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Root Cause Analysis (RCA) Is Needed For Aging Plants

Levi Zeigler April 03, 2018 0 comments

The Industrial Revolution:

Industrial Revolution: Wikipedia states that “The Industrial Revolution was the transition to new manufacturing processes in the period from about 1760 to sometime between 1820 and 1840.”

Today we continue to have new manufacturing process which require new methods for maintaining the equipment. In many cases competition for the same or similar products is very great and profit margins are critical.

Profits are made by maintaining productivity at the highest level as possible. Every percentage point of lost production time comes off the bottom line from a profit point of view. One percent (1%) loss of production time equals:

  1. 1-eight-hour shift 50 weeks a year equals 20 hours of downtime
    1. Multiply 20 hours X personnel involved X cost per hour
  2. 2-eight-hour shift 50 weeks a year equals 40 hours of downtime
    1. Multiply 40 hours X personnel involved X cost per hour
  3. 3-eight-hour shift 50 weeks a year equals 60 hours of downtime
  4. Multiply 60 hours X personnel involved X cost per hour

Today many businesses have aging plants and all associated infrastructure components. In many cases this adds additional money to the maintenance budget that newer plants do not require. However, even new plants with new equipment have production failures.

Benjamin Franklin was a very vocal man during the start of the Industrial Revolution as well as the American Revolution. He was also good at giving very conservative advice. Here are four of my favorite ones.

  1. Time is money
  2. A penny saved is two pence clear
  3. Lost time is never found again
  4. Wise men don't need advice. Fools won't take it.

From a financial and production standpoint each of these statements are still valid today.

Every plant in the world has downtime. The basic two methods for downtime repair are the reactive method and the pro-active method. The first step in both of these methods is to get the production back on-line as quickly as possible. However, in the reactive method that is the only step. The pro-active method requires additional steps to prevent the same or similar downtime from reoccurring which usually is defined as root cause analysis (RCA). Not every plant in the world uses RCA to locate the root cause(s) of the downtime.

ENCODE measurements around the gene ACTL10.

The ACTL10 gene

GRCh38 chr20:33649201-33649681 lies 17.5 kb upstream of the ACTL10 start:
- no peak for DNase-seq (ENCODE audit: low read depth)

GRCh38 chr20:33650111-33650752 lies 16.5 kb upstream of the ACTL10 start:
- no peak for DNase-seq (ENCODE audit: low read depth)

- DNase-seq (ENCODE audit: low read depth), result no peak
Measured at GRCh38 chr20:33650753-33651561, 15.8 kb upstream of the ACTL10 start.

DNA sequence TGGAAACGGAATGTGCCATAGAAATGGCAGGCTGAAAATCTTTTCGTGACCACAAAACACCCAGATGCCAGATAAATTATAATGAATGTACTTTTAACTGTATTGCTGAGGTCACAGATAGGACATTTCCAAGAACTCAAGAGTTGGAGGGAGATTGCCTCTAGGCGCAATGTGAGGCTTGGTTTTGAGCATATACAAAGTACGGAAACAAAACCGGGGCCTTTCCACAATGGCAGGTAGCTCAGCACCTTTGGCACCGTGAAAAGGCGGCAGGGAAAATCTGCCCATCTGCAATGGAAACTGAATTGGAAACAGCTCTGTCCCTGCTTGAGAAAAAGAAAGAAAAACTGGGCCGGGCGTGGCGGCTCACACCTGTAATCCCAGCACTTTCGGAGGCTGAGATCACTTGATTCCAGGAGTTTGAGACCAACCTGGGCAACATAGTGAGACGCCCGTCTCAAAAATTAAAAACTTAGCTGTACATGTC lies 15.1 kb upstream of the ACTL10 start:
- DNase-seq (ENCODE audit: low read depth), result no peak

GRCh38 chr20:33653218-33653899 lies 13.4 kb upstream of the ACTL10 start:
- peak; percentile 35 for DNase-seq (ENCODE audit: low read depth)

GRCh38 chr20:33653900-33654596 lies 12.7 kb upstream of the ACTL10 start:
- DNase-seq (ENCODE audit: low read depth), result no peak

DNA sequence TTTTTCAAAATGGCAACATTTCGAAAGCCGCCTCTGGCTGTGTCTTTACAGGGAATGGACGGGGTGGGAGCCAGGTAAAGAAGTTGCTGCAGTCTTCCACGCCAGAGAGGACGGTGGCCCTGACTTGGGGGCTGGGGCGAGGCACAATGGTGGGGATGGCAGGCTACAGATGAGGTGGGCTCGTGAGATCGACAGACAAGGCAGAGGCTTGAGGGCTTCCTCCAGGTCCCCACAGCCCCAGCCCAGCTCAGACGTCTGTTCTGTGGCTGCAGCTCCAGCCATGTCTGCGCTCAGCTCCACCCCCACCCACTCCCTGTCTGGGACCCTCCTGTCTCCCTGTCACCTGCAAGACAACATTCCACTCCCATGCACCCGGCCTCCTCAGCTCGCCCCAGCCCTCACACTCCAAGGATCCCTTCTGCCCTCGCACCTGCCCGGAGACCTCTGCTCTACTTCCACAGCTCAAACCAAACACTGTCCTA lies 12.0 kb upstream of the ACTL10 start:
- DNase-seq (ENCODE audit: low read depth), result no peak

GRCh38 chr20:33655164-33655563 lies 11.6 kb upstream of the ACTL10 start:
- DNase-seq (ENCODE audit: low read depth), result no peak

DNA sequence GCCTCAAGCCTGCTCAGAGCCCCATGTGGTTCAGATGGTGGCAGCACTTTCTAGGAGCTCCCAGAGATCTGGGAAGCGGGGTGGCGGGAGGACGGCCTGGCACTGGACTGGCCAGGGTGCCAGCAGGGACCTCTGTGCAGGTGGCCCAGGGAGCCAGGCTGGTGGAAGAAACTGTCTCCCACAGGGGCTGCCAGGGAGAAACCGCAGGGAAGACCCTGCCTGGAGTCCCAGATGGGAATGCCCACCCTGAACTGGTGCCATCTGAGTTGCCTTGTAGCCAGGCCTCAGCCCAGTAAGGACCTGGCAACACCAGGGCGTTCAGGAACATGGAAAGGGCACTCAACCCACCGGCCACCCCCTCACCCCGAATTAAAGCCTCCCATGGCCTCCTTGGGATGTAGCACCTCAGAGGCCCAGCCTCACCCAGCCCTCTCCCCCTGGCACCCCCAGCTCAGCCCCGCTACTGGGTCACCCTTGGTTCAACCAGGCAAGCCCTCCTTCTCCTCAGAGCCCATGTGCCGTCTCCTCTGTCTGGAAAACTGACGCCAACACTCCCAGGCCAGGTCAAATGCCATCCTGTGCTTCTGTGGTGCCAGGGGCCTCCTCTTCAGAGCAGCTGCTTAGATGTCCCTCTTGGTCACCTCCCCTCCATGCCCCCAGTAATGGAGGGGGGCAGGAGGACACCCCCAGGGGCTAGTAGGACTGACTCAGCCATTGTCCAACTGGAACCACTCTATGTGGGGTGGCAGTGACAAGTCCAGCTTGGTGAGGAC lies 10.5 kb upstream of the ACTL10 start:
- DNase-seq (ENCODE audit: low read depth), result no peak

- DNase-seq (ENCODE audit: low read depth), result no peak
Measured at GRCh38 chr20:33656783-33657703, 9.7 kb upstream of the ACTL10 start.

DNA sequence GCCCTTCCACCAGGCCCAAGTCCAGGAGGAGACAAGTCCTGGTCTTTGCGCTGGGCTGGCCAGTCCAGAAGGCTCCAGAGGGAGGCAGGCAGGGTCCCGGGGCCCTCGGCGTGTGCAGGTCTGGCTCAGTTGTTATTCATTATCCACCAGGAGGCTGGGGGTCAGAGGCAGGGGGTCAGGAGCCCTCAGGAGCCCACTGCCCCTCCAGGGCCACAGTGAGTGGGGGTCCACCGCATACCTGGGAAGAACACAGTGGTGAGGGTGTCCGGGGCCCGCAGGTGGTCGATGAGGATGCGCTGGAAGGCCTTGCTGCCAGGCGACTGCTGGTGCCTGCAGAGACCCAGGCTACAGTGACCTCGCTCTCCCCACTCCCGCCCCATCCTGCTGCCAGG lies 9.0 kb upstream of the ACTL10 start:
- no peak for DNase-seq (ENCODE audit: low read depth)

Definition of reactive: Done in response to a problem or situation, reacting to problems when they occur instead of doing something to prevent them

Reactive Example: A circuit breaker constantly is randomly tripping, you know that simply resetting it has not stopped it from tripping. However, no one knows why it keeps tripping so it is reset and everyone waits for it to trip again.

  1. When the root cause of the random breaker tripping is not located and corrected the breaker continues to be reset over and over again.
    1. When the breaker is reset we know that it does not have a phase to ground fault
    2. It is obvious that something else is causing the breaker to trip
  2. Partial or total production stops during the time it takes for resetting the breaker
    1. Repetitive production stops cause profit losses
  3. Finding the root cause of this circuit breaker random tripping will save production time once it is located and corrected

Definition of proactive: Creating or controlling a situation by causing something to happen rather than responding to it after it has happened.

Proactive Example: A motor fails technician or electrician finds the bad motor, naturally it is repaired or replaced as quickly as possible and then the technician or electrician:

  1. Logs the date and time of the failure
  2. Logs the environmental conditions (Storm, Start of Production, Stopping of Production, Change of Shifts, etc.)